The Harlem Fine Arts Show (HFAS), the largest traveling African Diaspora art show and sale in the United States drew nearly 8,000 attendees during its four day run at Chicago’s Merchandise Mart. Artists from as far away as Brazil showcased the depth and breadth of African American art at the show and sale, including esteemed nationally recognized artists Woodrow Nash, Ted Ellis, Gerald Griffin and others.
The show also provided a unique platform for younger artist to gain exposure and the Chicago Artist Takeover featured some well known local arts talent.
“We are humbled by Chicago’s response to the show,” said Dion Clarke, founder of the Harlem Fine Art Show. “Each day of the event had a unique flavor and appeal and we appreciate the outpouring of support we received.”
The show kicked off with an Opening Night Gala Reception benefitting the North Shore (IL) Chapter, The Links Incorporated. The event also recognized leaders in the Chicago arts community and was emceed by award-winning television journalist and radio host Ed Gordon.
Friday was dubbed Youth Empowerment Day and nearly 1,500 Chicago Public School students descended on the Mart for guided tours of the show and the opportunity to interact with the artists. A Salute to Multi-Cultural Business was held on Friday recognizing Veranda Dickens, Board Chair, Seaway Bank & Trust; Louis Dodd, Allstate Insurance Premier Agency; Merry Green, MGPG Events, Inc.; Monica Haslip, Executive Director Little Black Pearl; Norma J. Williams of NJW Consulting and media executive Abe Thompson also a minority owner of the Chicago Sky basketball team. Each honoree received a special rendered canvas by artist Andrew Nichols.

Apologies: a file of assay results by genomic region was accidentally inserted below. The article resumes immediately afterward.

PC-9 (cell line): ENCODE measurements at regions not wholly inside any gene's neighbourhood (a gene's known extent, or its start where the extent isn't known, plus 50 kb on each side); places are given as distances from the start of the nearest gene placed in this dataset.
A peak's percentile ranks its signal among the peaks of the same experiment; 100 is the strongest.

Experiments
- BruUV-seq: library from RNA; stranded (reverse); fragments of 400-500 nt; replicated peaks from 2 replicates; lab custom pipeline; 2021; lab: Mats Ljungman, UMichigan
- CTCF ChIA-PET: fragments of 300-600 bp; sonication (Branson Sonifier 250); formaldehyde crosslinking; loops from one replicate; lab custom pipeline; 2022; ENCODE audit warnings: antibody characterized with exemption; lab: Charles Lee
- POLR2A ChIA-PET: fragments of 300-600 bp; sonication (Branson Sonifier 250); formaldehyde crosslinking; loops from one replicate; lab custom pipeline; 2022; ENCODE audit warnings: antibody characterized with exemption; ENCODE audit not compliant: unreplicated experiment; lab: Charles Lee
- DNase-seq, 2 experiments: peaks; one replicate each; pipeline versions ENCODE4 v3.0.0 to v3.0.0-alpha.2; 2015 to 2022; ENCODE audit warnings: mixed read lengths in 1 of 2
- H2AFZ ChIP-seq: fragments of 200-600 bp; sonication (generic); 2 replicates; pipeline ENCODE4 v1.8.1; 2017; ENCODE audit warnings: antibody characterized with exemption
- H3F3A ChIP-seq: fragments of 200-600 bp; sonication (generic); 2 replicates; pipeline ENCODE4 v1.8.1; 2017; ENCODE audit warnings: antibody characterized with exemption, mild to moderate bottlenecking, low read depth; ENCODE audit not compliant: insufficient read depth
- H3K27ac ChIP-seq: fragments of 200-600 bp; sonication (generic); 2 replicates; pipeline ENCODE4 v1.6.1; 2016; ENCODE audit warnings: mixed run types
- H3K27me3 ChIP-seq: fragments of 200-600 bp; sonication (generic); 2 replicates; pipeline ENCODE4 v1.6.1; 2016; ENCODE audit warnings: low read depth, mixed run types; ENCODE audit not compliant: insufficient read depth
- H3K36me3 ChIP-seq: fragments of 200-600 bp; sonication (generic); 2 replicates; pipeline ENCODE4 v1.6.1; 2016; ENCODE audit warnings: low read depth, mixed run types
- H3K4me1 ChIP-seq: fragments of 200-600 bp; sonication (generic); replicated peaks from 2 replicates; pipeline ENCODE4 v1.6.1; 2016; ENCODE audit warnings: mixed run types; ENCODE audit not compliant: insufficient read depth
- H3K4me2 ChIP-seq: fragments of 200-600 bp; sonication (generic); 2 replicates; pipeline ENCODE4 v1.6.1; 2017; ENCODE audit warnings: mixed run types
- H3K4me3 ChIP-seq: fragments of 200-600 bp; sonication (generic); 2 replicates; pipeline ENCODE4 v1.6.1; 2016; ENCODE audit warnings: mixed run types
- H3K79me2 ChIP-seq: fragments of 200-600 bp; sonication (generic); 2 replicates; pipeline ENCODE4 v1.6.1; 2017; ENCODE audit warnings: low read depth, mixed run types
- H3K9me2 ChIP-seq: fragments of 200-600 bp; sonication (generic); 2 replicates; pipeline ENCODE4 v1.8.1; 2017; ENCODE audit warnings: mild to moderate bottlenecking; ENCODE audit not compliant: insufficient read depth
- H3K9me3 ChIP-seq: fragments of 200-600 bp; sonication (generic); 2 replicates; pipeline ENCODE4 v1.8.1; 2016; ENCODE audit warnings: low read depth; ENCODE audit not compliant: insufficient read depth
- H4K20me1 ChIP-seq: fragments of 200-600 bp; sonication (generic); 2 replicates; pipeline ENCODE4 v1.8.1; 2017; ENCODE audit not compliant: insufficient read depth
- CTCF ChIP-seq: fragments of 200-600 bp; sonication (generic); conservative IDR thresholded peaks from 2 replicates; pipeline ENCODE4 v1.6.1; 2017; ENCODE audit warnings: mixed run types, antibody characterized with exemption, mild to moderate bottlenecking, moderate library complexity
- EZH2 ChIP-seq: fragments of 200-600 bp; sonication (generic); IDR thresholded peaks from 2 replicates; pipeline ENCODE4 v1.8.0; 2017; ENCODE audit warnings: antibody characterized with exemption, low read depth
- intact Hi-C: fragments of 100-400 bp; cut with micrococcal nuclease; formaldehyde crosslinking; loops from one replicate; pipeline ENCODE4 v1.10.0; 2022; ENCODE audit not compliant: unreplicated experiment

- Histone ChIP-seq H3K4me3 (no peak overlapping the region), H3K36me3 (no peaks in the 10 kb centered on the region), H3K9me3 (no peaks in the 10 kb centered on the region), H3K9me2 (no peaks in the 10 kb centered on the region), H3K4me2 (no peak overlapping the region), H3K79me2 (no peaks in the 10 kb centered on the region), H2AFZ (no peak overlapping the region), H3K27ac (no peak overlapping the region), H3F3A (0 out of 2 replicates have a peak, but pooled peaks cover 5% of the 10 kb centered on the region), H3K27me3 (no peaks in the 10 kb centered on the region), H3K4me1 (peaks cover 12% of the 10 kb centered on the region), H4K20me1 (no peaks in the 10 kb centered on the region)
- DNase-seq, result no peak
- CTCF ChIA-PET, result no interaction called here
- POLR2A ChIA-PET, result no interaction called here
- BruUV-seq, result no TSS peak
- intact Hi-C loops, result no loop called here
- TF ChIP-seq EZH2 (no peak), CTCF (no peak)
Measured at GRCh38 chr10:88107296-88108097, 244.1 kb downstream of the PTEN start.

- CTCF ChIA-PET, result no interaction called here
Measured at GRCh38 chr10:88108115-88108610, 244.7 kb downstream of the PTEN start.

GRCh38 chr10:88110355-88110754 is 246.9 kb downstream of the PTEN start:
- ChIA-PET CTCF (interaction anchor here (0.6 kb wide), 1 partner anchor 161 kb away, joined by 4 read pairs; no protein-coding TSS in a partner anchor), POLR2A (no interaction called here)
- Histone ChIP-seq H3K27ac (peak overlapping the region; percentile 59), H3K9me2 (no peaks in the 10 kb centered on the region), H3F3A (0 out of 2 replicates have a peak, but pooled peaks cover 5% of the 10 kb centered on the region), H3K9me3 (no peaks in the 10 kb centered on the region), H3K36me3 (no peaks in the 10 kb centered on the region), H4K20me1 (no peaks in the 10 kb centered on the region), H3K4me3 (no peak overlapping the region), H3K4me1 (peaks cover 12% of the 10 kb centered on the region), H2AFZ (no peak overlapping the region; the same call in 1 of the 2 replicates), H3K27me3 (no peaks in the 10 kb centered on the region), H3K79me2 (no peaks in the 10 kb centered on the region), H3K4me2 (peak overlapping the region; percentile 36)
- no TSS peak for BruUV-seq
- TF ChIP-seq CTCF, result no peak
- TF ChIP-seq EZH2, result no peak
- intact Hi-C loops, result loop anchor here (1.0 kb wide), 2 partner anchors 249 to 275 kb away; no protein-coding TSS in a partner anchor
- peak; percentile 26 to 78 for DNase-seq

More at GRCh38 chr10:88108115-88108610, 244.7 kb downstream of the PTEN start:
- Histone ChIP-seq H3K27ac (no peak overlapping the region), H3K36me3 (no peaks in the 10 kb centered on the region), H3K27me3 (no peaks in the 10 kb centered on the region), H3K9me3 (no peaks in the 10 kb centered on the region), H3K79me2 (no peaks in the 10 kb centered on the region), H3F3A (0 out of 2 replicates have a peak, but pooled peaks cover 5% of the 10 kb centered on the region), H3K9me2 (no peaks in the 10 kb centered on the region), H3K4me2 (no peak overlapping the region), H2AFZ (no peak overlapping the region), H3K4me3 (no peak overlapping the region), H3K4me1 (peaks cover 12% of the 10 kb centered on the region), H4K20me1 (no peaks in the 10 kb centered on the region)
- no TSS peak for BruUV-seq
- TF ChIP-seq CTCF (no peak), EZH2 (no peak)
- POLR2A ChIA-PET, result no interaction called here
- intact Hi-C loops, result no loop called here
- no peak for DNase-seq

Saturday’s Arts Lecture Series included artist panels featuring Faheem Majeed, Raymond Thomas, Roger Carter, Keon Parsons, William Hill and Ted Ellis. The day ended with an Halloween Masquerade Ball and Steppers Set hosted by Ken Bedford and Sam Chatman.
Another highlight of the event was “Discussions by the Lake”, a panel forum about real issues facing the African American community masterfully moderated by the esteemed Dr. Iva Carruthers, general secretary of the Samuel DeWitt Proctor Conference. Panelist were Maudlyne Ihejirika, award winning Chicago Sun Times reporter; Arlene Coleman, president of the Cook County Bar Association; artist Raymond Thomas, Rev. Gregory Seals Livingston and media personality Dometi Pongo. The panel touched on issues of African American identity, family values, police brutality and community empowerment.
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Photo credits to Juan Anthony